Stanley Rangers ARLFC
Under 7s

The basic idea of the game

Rugby ball


The main object of Rugby league is for one team to score more points than the other team. There are 80 minutes in which to do this. A team can score points through scoring a "try" or kicking a "goal". Each team in effect, is given six tackles or chances to score. If after six tackles they have not achieved this then the ball is given to the other team who then also have the chance to score with six tackles. If a team has not scored by the fifth/last tackle then the "acting half-back" will generally pass the ball to the teams "kicker" who will punt the ball downfield in order to gain "territorial advantage" The only disadvantage to this tactic is that if the ball goes out of play on the "full" before bouncing, the opposition gain possession of the ball form where the kick was originally made.

It's a try

The field

Goal kick
Goal kick



A game of rugby league consists of two forty-minute halves, played by two teams on a rectangular grass field of 120 metres in length and about half that in width. In the middle of the field is the 50 metre "halfway" line. Each side of the field, on either side of the 50 metre line is identical. 10 metres from the 50 metre line is the 40 metre line, followed by the 30, 20, 10 metre and goal or 'try' lines. This makes up 100 metres of field that is used for general play.

At the middle of each goal line is a set of goal posts in the shape of the letter 'H', used for point scoring from kicks (field goals, penalty goals and conversions). Six to twelve metres beyond each goal-line is the dead ball line. The area between these two lines is called the in-goal area.

The dead ball lines and the touch-lines (side lines) make up the boundary of the field of play. If the ball (or any part of the body of a player in possession of the ball) touches the ground on or beyond any of these lines, the ball is said to be dead and play must be restarted.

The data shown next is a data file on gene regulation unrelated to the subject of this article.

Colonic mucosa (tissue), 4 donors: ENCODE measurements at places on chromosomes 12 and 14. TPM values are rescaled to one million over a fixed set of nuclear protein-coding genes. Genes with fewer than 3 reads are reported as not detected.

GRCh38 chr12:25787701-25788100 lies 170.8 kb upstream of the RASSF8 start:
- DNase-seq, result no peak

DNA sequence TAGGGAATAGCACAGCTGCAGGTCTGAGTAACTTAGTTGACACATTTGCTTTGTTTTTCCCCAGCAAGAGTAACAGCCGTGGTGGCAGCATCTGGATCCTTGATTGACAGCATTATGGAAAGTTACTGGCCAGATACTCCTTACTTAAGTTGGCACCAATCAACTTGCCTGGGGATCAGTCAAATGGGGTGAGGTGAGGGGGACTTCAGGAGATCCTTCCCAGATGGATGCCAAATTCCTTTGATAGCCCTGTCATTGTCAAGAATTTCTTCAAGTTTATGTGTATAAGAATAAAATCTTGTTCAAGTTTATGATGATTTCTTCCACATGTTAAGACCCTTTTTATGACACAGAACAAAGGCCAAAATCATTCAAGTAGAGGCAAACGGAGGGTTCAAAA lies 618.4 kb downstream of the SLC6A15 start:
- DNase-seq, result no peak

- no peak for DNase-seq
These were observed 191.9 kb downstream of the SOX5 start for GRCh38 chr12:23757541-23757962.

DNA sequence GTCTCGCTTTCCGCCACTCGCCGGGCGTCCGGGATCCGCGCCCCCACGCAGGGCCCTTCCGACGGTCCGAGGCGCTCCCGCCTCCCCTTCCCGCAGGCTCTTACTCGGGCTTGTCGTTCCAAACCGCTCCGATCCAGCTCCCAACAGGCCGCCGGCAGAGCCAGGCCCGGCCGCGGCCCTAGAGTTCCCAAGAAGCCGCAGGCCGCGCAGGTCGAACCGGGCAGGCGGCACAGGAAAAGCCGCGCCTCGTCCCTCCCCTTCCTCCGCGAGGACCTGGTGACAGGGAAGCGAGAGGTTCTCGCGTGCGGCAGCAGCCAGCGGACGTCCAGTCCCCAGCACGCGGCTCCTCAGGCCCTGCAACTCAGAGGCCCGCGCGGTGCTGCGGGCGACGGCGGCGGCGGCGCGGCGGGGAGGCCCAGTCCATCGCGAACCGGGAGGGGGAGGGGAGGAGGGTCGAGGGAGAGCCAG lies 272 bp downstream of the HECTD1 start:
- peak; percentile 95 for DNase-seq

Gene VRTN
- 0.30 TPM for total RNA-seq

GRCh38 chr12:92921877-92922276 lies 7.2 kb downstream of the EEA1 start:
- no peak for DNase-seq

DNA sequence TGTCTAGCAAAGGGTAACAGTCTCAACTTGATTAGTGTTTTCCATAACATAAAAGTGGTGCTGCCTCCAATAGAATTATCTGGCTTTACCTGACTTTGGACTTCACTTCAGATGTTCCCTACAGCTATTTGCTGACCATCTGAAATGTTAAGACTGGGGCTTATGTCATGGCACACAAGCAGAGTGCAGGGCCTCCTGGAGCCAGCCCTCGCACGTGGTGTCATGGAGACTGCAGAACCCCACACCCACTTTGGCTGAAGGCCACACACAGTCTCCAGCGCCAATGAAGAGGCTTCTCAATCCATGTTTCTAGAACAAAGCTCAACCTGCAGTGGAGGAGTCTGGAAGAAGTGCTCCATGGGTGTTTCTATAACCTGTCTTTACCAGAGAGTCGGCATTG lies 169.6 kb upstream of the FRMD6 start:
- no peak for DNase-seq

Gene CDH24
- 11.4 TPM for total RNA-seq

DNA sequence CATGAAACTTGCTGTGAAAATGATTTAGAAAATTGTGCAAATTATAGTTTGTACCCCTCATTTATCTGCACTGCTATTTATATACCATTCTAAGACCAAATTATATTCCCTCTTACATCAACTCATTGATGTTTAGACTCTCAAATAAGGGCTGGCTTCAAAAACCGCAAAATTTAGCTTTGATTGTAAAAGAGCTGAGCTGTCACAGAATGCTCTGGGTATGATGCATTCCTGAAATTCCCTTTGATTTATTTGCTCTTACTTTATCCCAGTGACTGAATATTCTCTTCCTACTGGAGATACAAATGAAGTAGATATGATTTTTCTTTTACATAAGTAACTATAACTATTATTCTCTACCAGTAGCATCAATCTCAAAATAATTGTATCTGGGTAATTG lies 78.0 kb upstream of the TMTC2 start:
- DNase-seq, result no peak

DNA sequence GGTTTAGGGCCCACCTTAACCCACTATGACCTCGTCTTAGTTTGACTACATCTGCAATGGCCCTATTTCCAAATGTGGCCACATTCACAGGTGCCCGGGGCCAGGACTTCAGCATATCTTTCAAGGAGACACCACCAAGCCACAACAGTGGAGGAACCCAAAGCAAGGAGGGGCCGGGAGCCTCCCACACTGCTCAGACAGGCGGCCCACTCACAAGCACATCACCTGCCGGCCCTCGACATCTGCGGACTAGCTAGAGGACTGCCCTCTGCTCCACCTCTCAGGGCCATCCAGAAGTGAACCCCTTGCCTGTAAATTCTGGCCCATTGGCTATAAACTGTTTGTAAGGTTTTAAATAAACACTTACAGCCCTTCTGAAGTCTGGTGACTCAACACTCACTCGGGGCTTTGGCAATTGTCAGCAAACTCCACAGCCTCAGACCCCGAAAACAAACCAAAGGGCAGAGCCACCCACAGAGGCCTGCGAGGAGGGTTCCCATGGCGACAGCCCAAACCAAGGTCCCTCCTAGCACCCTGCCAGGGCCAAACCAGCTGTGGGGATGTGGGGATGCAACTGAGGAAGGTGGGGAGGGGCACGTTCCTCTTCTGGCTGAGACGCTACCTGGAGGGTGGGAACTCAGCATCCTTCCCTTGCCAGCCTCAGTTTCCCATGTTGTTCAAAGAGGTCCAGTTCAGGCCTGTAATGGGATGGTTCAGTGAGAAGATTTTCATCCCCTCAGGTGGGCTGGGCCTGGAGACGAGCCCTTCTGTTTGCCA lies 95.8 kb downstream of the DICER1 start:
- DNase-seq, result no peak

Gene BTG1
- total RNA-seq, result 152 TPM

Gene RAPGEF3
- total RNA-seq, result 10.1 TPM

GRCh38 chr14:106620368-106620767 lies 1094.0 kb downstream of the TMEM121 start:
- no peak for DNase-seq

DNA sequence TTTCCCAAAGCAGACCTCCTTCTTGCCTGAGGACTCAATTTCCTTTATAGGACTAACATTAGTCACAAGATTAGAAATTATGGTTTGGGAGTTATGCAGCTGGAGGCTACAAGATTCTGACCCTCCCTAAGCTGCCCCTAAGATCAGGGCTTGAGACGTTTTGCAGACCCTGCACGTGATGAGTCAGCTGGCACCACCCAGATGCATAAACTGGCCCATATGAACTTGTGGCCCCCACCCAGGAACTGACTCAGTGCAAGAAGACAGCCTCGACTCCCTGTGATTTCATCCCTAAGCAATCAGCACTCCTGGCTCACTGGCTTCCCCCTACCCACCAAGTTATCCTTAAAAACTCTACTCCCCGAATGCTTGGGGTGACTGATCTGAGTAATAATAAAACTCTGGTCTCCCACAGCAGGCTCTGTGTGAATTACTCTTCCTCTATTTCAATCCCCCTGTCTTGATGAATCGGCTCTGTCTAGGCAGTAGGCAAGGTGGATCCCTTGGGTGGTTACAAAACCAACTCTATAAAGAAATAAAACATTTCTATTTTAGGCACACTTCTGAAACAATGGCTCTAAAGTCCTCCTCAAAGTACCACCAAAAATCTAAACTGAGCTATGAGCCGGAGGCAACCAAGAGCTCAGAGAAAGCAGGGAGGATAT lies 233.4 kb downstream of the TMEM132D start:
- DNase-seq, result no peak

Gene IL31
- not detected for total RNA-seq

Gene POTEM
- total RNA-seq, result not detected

Rugby pitch

Equipment and kit

Scrum cap
Scrum cap


Gum shield
Gum shield


Shoulder pads

Shoulder pads

Head protection
Players have always used some form of head protection over the years, from full backs to props. Helmets are usually made from light plastic materials which can take strong tackles, often used by front row forwards to prevent blows to the head and damage to their ears.The most important thing to remember if you want to wear head protection is to make sure it is comfortable - otherwise it will cause yourself unwanted pain and injury.

Gum shield:
This is the most important piece of protective equipment a rugby player should own. The gum shield not only protects your teeth and gums during physical contact, it can reduce damage around the jaw and concussion. As every mouth is different, so every gum shield should be moulded to fit perfectly around the top half of a player's mouth.The best way of doing this is to go and see your dentist, who will ensure the shield is right for your mouth.

The other type of gum shield widely available are the "boil in the bag" variety which are moulded using hot water. Put the warm shield in your mouth and suck on it for about three minutes until it has moulded to the shape of your upper teeth.

Upper body protection:
Upper body protection has been a regular feature of the sport for the past 20 years. The areas vulnerable to injury are the shoulders and the chest, which often take much of the impact in tackles, so it's important these areas are well protected. Modern upper body protection is made from very strong and lightweight material. Again comfort is the most important factor when considering chest protection. Make sure it fits you well, otherwise it will be extremely uncomfortable on the field, as well as increasing your chance of picking up an injury.

Additional information can be found at:

- BBC Sport Equipment guide
- BBC Skills guide
- BARLA rules of the game
- BARLA positions in the game

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